Currently, mail-in votes from many large Democratic cities such as Philadelphia, Detroit and Milwaukee are not reported until in-person ballots are counted- sometimes days later. This was not a problem in the past, but with the pandemic shifting how significant numbers of people cast their ballot, in 2020 this certainly has the potential to upset the result.
A Democratic data group backed by ex-presidential candidate Michael Bloomberg said this that it was likely that Mr. Trump would appear to have won on election night by a landslide, a scenario it called “a red mirage.”
The US uses the electoral college system to determine the outcome of their presidential elections.
Each state has a certain number of electoral college votes- the larger the population of the state the larger their electoral college votes. California, for example, has 55 electoral college votes while Wyoming only has three.
These are determined by the number of each states congresspeople and senators added together. The electoral college votes are allocated on a “winner takes all” basis, so a candidate could theoretically win California by 0.01 per cent but still be awarded all 55 electoral college votes.
Election night on November 3 could show something like 408 Electoral Votes for Trump and 130 for Biden while a week later on November 10 this could have shifted to 334-204 in favour of Biden.
“We are sounding an alarm and saying that this is a very real possibility, that the data is going to show on election night an incredible victory for Donald Trump,” Josh Mendelsohn, the chief executive of the group, Hawkfish, told “Axios on HBO.”
The company’s survey of registered voters concluded that twice as many planned to cast a ballot by mail as ever before, and that they were mostly Biden supporters.
A spokesperson for the Trump campaign, Thea McDonald, called Democrats’ concerns about the president prematurely declaring victory “an unsubstantiated conspiracy theory,” and added “President Trump and his campaign are fighting for a free, fair, transparent election in which every valid ballot counts — once.”
The president has raged against mail voting all year, tweeting in May that “there is NO WAY (ZERO!) that Mail-In Ballots will be anything less than substantially fraudulent.”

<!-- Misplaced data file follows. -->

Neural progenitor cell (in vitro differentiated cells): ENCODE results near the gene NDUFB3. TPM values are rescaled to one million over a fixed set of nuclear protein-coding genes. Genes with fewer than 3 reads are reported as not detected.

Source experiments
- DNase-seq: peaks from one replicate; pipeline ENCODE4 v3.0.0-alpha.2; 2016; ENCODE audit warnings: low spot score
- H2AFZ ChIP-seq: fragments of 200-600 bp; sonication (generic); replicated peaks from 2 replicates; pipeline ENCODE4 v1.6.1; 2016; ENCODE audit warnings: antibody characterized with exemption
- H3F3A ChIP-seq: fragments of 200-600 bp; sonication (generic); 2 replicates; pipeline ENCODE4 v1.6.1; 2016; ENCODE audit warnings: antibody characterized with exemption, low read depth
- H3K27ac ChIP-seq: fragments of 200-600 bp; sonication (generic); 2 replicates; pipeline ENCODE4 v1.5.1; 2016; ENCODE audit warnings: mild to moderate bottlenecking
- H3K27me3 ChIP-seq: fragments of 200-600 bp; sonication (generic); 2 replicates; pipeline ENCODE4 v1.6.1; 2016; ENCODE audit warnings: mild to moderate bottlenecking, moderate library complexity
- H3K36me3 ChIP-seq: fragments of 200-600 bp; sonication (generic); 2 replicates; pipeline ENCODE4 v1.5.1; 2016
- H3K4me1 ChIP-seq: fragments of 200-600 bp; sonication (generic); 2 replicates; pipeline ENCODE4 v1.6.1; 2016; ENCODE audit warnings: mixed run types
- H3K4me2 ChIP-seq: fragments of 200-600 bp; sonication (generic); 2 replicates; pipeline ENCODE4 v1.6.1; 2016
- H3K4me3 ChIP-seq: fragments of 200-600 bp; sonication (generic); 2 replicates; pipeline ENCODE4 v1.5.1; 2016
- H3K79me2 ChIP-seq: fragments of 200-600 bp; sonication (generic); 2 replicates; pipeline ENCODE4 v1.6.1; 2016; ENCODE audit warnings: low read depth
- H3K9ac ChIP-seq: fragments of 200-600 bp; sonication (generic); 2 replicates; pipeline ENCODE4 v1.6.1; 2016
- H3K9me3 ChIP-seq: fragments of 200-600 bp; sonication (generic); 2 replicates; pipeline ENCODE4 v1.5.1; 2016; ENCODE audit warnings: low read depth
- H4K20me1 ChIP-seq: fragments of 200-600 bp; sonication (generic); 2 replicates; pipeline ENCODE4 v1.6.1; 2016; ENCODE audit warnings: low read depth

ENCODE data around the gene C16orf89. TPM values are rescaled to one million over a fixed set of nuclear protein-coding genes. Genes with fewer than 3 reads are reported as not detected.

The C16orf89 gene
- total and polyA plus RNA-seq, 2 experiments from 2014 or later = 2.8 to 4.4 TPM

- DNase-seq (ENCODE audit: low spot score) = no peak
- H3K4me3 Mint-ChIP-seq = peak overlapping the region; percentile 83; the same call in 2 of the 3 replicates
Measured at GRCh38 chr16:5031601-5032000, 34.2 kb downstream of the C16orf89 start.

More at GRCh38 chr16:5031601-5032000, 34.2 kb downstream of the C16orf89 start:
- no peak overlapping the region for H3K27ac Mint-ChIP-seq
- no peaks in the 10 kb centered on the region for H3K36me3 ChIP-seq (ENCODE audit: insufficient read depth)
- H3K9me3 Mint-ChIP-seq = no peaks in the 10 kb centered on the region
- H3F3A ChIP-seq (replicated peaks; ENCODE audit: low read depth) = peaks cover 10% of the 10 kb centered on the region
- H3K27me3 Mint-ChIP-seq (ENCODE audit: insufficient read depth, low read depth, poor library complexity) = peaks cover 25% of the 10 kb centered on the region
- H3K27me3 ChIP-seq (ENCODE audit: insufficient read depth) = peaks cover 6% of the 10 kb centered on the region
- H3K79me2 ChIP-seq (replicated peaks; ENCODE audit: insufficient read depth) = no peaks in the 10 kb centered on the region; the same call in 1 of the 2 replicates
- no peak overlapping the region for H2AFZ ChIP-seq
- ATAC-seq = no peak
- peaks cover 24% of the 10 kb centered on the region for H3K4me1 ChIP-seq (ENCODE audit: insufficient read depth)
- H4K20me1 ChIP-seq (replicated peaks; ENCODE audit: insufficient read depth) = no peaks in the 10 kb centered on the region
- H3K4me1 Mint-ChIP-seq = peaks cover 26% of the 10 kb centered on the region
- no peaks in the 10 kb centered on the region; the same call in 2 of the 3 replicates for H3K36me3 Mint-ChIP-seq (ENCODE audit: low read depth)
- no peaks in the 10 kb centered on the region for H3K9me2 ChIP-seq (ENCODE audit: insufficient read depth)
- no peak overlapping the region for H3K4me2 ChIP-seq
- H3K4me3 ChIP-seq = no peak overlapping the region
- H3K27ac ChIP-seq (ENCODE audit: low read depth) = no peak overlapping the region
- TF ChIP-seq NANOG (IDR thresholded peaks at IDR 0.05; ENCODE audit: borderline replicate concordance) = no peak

In 2020, we need to be more prepared for an “Election Week” rather than just an Election night.
It is important to remember that unlike many countries who count every ballot before declaring a result, television networks in the US are used to making “calls” on states before the full results are tallied.
This is done by using a combination of exit poll data, historical averages and a percentage of the vote already counted. It is why each television network can for example call the state of California for the Democrats the moment polls close in that state rather than wait until all votes are counted- as it is such an historically Democratic state.
This has given the American public a false sense of the amount of time it takes to count all the votes as they usually (with a couple of notable exceptions) have a winner and a loser by Midnight EST on election night.
It could in this case be prudent to adopt a counting strategy more akin to the UK model where results are not declared by TV networks until they are formally announced by the returning officer in each constituency- or in this case state.
While this may take a little longer to finalise, the Electoral College does not actually meet to formally decide cast their votes until December 14 and Congress do not even certify the winners until January 6 – many weeks after election day itself. There is no constitutional need to have a winner on election night.
With the understandable surge in absentee voting, it may not make for the best prime time television spectacle, but it could be the best way to ensure each vote is counted, and to allow the greatest level of transparency.